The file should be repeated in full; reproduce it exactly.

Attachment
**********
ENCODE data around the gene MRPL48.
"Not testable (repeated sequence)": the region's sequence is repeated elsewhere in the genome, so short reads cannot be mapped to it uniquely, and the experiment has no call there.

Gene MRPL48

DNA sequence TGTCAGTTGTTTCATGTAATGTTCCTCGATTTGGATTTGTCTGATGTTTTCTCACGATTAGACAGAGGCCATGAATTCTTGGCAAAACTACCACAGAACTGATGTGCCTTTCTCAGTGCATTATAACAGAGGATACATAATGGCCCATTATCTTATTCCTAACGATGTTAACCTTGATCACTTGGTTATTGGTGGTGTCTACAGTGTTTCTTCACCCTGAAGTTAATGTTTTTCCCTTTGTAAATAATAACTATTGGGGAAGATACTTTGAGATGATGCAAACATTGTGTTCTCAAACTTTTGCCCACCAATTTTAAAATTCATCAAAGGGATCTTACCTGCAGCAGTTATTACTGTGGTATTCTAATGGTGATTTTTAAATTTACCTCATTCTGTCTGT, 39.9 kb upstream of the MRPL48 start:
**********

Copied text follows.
ENCODE data around the gene MRPL48.
"Not testable (repeated sequence)": the region's sequence is repeated elsewhere in the genome, so short reads cannot be mapped to it uniquely, and the experiment has no call there.

Gene MRPL48

DNA sequence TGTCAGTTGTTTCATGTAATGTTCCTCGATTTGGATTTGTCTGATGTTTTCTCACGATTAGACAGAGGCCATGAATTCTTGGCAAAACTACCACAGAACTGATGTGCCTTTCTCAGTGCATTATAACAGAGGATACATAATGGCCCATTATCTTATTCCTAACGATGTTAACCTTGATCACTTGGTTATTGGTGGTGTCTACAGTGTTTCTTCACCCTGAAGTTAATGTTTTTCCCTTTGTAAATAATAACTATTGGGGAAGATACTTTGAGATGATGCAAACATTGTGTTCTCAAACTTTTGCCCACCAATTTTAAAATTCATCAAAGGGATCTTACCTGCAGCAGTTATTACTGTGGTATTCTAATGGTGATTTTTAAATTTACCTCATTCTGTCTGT, 39.9 kb upstream of the MRPL48 start: